The Minister of Finance presented five focus areas to increase employment further:
- Earlier entry to the workforce for the young
- Fewer that rely on support from public sector
- More seniors who choose to remain in the workforce
- Increase the average hours of work
- International recruitment
To learn more on the development on employment in the Nordic countries, please see our latest report.
The housing market was not left out of the economic update as we learned that pricing is still going up and in particular in Copenhagen given that approximately 1000 individuals per month move to the capital. The Minister of finance believed that Copenhagen has the ability to adapt and supply the housing demand but the current housing policy for Copenhagen is a limitation. Pricing has not yet reached the levels of Stockholm and Berlin but the government are monitoring the situation closely. For further reading on the Nordic housing market we recommend our latest report.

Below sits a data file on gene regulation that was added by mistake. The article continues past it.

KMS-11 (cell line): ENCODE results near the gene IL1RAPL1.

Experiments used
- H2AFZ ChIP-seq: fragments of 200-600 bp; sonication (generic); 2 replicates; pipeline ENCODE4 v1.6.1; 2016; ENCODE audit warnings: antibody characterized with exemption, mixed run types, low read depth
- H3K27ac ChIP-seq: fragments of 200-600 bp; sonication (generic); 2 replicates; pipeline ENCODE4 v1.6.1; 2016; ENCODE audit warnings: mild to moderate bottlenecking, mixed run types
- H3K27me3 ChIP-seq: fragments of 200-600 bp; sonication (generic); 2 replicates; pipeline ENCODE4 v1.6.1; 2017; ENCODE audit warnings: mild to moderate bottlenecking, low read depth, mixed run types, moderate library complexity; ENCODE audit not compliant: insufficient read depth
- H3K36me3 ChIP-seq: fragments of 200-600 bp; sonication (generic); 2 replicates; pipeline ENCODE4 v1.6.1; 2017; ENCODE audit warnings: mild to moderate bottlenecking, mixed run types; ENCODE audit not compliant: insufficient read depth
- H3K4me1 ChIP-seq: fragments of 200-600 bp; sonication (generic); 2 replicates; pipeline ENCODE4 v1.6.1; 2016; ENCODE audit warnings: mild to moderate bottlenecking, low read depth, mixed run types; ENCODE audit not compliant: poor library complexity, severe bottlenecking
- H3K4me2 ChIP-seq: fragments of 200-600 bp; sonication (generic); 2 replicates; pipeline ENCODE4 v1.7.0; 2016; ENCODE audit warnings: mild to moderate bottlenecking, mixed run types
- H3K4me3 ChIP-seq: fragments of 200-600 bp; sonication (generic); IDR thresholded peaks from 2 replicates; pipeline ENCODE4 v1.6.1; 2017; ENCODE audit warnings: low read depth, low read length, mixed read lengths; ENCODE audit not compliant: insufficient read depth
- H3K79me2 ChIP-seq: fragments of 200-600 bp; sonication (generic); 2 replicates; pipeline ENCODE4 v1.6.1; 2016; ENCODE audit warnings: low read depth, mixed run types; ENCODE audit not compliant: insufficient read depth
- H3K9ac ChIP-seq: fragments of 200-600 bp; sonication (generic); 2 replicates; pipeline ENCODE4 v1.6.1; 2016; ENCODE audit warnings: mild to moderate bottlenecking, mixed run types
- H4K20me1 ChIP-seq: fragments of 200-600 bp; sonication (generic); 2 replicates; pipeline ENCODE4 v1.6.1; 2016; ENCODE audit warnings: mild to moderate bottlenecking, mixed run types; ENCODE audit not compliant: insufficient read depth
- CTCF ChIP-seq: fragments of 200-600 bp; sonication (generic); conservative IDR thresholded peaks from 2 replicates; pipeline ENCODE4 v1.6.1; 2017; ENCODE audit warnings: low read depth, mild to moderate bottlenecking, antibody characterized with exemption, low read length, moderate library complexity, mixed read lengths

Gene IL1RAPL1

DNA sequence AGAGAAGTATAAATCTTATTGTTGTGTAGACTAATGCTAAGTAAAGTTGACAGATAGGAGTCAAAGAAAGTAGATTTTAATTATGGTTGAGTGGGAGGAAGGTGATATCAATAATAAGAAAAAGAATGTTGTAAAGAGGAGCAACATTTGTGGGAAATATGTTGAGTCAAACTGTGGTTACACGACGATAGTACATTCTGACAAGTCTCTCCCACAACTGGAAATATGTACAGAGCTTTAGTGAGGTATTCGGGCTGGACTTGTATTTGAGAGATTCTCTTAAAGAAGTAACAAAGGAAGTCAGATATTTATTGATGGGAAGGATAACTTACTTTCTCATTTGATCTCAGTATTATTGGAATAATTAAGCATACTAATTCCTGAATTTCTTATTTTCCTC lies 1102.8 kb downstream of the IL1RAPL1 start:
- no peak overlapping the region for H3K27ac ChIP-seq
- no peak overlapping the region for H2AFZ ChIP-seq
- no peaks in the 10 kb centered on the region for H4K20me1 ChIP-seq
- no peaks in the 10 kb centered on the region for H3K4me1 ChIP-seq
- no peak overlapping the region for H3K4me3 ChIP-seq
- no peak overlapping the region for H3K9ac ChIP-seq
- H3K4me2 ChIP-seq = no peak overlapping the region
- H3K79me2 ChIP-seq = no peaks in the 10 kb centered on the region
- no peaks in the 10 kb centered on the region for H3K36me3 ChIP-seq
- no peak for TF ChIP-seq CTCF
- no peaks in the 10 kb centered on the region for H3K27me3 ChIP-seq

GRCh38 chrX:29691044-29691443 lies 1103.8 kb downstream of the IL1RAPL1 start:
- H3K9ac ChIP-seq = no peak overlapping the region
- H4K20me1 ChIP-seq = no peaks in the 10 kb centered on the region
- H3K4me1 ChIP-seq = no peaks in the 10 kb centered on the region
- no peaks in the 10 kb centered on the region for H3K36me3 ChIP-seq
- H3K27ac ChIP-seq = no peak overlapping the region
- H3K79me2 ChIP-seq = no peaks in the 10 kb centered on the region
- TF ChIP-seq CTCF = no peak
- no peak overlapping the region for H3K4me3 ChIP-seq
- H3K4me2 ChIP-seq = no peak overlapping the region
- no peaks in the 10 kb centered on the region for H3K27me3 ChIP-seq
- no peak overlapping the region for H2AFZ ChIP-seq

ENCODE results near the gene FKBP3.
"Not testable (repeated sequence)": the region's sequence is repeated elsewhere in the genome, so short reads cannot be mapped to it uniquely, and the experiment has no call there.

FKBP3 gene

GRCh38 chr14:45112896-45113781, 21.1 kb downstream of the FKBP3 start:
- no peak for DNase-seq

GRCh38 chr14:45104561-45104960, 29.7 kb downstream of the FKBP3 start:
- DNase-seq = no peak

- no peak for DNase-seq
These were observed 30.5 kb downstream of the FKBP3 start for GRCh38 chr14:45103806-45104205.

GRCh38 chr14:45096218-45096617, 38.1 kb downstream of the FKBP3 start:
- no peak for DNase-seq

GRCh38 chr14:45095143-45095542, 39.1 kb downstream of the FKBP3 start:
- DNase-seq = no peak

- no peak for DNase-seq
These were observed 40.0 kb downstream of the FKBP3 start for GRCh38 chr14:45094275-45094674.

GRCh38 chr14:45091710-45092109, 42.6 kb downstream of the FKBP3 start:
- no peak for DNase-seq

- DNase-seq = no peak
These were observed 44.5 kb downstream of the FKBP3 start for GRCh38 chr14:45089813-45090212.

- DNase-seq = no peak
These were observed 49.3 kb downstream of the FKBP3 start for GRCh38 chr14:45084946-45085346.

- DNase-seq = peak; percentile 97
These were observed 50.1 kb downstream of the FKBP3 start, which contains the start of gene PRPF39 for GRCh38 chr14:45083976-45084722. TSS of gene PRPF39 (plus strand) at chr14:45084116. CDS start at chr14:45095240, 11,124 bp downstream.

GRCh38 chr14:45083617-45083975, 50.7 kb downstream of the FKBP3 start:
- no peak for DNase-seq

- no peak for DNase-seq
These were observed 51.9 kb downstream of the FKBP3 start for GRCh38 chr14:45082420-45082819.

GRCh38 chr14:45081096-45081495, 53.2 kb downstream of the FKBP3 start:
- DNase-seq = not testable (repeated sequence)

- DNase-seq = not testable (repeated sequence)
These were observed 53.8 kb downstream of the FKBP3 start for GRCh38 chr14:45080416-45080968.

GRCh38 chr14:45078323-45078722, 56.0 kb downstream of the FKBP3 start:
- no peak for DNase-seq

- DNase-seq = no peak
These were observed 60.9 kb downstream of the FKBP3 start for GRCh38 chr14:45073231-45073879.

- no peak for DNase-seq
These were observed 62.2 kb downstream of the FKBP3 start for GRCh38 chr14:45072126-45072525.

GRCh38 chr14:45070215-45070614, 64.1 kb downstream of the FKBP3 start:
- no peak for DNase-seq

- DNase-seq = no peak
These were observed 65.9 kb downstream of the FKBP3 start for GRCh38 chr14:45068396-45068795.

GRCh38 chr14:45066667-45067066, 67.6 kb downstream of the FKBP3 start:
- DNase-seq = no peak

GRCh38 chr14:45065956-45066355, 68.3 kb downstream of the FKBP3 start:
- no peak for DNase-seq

Development of the global economy
The minister of Finance also shared his view on the development of the global economy, here summarised in bullet points:
- Global growth as employment and trade show continued strength
- Balanced risks:
- Positive expectations amongst consumers and businesses continue to support growth
- Trade consequences of Brexit and renegotiations of NAFTA
- The pace of normalisation of fiscal policy in the US and EU
The Minister of Finance’s presentation was followed by Lars Mayland Nielsen, Head of Sovereign Debt at the Danmarks Nationalbank. After a review of 2017 which confirmed that sales of government bonds have been in line with expectations (65 billion DKK), the audience also learnt that the sales target for Danish Government bonds for 2018 is 65 billion DKK, and for Treasury bills the target is 30 billion DKK. In 2018, the Danmarks Nationalbank will focus on 2 and 10 year bonds and will also introduce a new index bond. The funding of subsidised housing will primarily be driven by withdrawal on the cash account.
The new primary dealer model will continue in 2018